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the Associated Press

World Must Back Afghans, UN Peacekeeping Chief Says

Edith M. Lederer

UNITED NATIONS - The UN peacekeeping chief said yesterday that it is time for the international community to take concrete steps to allow Afghans to take charge of their future - and to ensure that "Afghanization'' becomes more than a slogan.

Alain Le Roy told the Security Council that the Afghan government is "legitimately eager'' to lead and the international community risks failure in its goals for the country if this does not happen.

He said Afghan "ownership'' must take place on both the military and civilian side, with the international community in support.

Afghanistan's UN ambassador, Zahir Tanin, told the council the government has taken up the leadership challenge and in the coming year its priority will be Afghanization, with Afghans and Afghan priorities taking the lead in every area.

"We face a busy calendar that will test our strength and resolve, but, with the support of the international community, it can also set us firmly on the path towards success,'' he said.

Le Roy was briefing the council on Secretary General Ban Ki-moon's latest report, which noted the "crowded agenda'' in the next three months.

President Hamid Karzai of Afghanistan has called a peace "jirga,'' or conference on reconciliation, for next month. Kabul is hosting its first major international conference in June, which Le Roy said will mark "the concrete and systematic beginning'' of Afghanization to present its priorities and programs in civilian areas in hopes of attracting funding. Preparations for parliamentary elections in September must begin, and the military surge is continuing.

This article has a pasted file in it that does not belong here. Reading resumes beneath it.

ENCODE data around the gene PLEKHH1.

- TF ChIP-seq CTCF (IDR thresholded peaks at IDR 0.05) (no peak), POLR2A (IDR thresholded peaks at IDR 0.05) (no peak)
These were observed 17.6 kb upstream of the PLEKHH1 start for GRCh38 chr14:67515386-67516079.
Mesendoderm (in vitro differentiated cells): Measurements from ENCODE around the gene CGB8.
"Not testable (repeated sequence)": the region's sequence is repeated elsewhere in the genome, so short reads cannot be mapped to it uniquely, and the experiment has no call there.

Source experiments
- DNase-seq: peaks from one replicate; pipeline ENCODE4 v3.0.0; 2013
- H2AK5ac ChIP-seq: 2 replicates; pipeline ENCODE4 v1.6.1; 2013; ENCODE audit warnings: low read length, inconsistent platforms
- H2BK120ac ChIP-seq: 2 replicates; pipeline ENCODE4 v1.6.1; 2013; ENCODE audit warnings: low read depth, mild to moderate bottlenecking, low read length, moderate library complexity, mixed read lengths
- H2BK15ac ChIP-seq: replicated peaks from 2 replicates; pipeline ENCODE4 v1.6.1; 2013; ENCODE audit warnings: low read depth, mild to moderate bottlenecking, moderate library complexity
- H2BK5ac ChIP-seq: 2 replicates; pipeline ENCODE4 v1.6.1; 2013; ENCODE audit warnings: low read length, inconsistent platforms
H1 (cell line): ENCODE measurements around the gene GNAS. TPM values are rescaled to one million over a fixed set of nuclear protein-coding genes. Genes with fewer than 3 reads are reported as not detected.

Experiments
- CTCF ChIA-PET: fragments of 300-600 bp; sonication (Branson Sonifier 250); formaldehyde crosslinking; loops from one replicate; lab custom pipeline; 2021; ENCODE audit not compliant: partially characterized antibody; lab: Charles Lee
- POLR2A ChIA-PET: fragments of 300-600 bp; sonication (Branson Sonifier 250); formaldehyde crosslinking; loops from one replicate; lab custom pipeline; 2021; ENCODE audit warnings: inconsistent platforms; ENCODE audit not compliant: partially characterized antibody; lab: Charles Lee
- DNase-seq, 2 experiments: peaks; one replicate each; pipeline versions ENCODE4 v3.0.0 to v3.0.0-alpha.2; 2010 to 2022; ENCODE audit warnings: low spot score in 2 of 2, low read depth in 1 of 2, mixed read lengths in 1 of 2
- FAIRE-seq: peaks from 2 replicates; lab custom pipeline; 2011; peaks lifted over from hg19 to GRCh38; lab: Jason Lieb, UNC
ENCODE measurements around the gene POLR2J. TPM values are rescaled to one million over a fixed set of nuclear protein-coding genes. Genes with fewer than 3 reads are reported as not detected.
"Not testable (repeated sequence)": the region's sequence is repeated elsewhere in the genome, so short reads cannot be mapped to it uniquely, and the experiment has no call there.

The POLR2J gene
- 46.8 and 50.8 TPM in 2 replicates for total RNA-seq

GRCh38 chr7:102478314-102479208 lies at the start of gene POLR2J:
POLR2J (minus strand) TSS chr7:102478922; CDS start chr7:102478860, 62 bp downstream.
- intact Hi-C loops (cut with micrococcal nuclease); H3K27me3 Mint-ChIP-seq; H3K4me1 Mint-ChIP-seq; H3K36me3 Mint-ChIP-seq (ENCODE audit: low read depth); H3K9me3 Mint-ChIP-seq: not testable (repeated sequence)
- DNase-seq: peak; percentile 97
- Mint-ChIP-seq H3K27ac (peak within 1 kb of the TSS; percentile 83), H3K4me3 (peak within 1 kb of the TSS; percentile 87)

Ban said these events "could form the structure of a transition to greater Afghan leadership.''

"The focus of this transition is on making Afghan sovereignty real,'' the secretary general said. "There is no sovereignty without capacity and responsibility, and the purpose of the transition is to ensure that the government of Afghanistan has both sufficient capacity and sufficient responsibility to exercise actual sovereignty.''

Ban warned that if the international community bypasses the government the transition could be undermined. He called for "a new mindset that shows greater respect for Afghans' own understanding of their country.''

At the same time, Le Roy said, "the Afghan government must concretely demonstrate that it can deliver on the accountability required for a real transition process to be sustainable.''

Tanin, the Afghan ambassador, said the first step is to reverse the Taliban's momentum and improve security across the country. He predicted that the strategy of the top commander in Afghanistan, US General Stanley McChrystal, "will begin to turn the tide.''

At the same time, he said, the Afghan Army and police, with intensive international training, will gradually replace international forces, beginning "as soon as possible.''

"And with the help of the international community, Afghans will bear full responsibility in five years,'' Tanin said.

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